Recipe by evelyn/athens
Adapted from A New Way to Cook by Sally Schneider and found at splendidtable.com. If you don't have Armagnac, any good brandy may be used. The prunes are sublime served over vanilla and coffee ice cream and as an ingredient in pear, apple, or quince tarts. Prepare at least 1 week before serving to allow the prunes to mellow. Since they last indefinitely, you can keep them on hand for instant desserts. Packed in a pretty jar, they make a welcome gift. There is a 1 week standing time.
Top Review by Elodie
I didn't try this recipe yet but i know i love it, in France we say "pruneaux", "prune" is the word for the fresh fruit, and "pruneaux ÃƒÂ l'armagnac" are so good in a clafouti cake ! miam. My grand mother makes a lot of this, and we keep the jars in the cellars for a very long time. I'm going to submit a clafouti recipe and give a link to this recipe for the filling. Ciao !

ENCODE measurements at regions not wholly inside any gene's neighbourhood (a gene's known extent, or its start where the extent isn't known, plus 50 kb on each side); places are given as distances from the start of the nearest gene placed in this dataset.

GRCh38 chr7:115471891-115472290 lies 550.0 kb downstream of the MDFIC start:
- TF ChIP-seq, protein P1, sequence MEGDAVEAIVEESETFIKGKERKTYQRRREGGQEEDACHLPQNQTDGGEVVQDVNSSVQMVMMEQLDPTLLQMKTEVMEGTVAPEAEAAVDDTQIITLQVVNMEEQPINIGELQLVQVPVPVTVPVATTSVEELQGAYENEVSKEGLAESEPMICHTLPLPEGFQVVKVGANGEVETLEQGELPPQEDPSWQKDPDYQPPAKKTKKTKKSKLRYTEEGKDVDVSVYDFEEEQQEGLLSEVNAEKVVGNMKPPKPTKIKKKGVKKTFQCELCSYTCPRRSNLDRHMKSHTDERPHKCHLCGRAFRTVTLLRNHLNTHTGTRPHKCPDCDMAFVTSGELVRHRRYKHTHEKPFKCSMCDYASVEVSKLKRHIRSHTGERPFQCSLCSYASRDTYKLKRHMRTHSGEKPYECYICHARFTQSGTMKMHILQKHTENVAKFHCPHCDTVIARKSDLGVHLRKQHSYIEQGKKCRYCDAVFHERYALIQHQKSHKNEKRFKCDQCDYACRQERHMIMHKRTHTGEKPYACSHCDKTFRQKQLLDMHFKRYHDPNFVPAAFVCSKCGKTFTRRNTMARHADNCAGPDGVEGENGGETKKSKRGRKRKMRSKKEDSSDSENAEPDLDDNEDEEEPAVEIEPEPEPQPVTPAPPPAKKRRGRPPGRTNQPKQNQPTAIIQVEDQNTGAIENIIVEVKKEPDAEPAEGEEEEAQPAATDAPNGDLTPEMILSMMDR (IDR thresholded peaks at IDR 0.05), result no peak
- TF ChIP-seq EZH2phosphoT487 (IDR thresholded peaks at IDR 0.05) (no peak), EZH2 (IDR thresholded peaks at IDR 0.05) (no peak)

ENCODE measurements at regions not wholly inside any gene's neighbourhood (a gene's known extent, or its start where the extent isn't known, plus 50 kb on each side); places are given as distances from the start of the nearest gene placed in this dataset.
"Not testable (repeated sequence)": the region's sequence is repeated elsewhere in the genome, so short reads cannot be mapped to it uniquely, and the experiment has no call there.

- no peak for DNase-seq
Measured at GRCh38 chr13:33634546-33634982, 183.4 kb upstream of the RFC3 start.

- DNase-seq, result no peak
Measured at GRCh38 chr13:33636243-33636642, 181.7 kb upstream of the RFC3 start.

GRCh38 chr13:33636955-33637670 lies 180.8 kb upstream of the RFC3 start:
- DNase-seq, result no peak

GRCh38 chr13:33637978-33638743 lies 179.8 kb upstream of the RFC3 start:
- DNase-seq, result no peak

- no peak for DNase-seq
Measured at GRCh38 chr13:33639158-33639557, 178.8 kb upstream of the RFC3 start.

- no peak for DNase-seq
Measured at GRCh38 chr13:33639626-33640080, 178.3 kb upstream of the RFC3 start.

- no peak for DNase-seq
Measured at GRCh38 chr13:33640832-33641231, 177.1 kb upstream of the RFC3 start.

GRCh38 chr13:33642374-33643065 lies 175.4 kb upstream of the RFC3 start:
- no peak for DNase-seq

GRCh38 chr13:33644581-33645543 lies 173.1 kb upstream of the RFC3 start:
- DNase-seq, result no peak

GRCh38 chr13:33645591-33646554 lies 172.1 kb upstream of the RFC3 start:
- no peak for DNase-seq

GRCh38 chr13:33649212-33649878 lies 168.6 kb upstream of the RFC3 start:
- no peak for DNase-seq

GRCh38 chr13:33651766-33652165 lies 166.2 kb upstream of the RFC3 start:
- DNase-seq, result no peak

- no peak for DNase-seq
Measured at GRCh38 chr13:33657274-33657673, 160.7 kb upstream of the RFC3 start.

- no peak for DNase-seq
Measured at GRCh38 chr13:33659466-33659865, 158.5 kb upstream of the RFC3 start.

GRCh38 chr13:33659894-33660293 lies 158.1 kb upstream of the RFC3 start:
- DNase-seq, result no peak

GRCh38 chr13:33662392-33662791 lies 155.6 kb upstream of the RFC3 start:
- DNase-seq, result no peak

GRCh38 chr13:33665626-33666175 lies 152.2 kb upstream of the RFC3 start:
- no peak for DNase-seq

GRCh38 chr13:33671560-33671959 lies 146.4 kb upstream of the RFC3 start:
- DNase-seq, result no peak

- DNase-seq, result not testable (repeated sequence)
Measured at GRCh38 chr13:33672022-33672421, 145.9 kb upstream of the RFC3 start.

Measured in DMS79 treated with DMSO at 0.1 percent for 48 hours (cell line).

- 1 1⁄2 cups water
- 2 tablespoons sugar
- 1 vanilla bean
- 12 ounces large pitted prunes
- 1⁄2 cup armagnac (to taste) or 1⁄2 cup bas armagnac (to taste)
Directions See How It's Made
- In a small, non-reactive saucepan, combine the water and sugar. With a thin sharp knife, split the vanilla bean lengthwise and scrape out the seeds. Add the seeds and bean to the pan and bring to a boil over moderately high heat, stirring until the sugar dissolves.
- Place the prunes in a clean dry jar and pour the syrup over them. Allow to cool completely, then stir in the Armagnac. Refrigerate for at least 1 week before serving.
- Refrigerated, the prunes will keep indefinitely.